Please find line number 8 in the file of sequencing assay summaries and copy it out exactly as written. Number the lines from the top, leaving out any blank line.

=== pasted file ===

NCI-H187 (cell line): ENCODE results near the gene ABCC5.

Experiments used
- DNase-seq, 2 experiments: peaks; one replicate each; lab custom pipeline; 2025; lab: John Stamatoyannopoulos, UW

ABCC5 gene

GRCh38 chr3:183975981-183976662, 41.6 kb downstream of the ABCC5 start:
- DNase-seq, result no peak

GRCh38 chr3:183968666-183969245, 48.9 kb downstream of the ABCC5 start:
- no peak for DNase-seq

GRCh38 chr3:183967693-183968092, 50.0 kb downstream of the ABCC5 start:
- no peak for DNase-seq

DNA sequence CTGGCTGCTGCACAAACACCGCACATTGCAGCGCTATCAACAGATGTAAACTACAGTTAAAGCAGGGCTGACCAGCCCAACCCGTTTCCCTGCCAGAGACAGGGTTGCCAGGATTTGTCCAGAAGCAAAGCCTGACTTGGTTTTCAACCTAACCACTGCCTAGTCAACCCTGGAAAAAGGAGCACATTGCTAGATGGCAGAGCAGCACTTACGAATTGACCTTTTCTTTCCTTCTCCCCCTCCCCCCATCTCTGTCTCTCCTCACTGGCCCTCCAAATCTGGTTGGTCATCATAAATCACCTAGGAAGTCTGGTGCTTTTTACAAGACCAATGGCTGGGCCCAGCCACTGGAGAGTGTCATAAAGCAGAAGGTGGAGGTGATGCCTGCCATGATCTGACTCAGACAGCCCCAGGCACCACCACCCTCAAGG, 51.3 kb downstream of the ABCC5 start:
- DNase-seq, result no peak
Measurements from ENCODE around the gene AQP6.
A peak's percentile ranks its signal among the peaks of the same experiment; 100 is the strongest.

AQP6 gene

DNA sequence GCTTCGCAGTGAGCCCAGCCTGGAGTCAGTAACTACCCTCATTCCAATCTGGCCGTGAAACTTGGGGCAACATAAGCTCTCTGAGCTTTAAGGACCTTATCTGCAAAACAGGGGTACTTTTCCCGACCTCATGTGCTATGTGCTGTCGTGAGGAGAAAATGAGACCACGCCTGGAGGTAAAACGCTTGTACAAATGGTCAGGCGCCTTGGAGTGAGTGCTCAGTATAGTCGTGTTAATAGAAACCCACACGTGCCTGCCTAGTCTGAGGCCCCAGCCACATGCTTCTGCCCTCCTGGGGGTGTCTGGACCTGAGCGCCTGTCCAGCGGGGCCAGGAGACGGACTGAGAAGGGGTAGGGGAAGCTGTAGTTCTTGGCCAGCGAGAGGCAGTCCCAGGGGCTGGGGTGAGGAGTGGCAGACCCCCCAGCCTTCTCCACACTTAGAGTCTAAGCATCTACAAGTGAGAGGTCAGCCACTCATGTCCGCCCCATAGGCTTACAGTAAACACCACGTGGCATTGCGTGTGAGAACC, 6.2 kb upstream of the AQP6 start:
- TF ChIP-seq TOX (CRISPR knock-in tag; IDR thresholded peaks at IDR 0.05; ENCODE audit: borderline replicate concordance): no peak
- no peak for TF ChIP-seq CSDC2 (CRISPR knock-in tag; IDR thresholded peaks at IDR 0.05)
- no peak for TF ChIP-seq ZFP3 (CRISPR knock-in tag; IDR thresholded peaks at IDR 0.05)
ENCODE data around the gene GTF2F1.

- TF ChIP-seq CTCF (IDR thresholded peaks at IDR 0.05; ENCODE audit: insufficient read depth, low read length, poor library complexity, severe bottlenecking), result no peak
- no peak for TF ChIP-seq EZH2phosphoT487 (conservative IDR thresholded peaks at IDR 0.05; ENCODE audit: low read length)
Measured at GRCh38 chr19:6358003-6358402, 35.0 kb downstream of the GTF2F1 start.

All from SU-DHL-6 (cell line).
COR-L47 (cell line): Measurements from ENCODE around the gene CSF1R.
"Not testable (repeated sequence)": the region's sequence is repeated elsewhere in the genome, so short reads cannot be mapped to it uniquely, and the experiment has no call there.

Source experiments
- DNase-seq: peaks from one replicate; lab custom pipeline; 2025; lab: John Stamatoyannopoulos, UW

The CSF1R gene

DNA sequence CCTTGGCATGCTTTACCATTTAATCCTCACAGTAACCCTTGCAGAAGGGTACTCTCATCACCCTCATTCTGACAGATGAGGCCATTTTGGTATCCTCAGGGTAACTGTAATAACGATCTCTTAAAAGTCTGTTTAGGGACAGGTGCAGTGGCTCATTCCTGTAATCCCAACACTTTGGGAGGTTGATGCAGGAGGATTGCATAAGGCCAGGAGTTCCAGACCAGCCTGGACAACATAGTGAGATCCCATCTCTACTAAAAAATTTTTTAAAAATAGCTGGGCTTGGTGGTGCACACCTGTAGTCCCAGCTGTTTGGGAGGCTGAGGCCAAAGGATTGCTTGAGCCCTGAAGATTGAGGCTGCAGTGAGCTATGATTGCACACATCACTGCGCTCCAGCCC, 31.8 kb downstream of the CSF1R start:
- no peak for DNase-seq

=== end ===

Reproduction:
- no peak for DNase-seq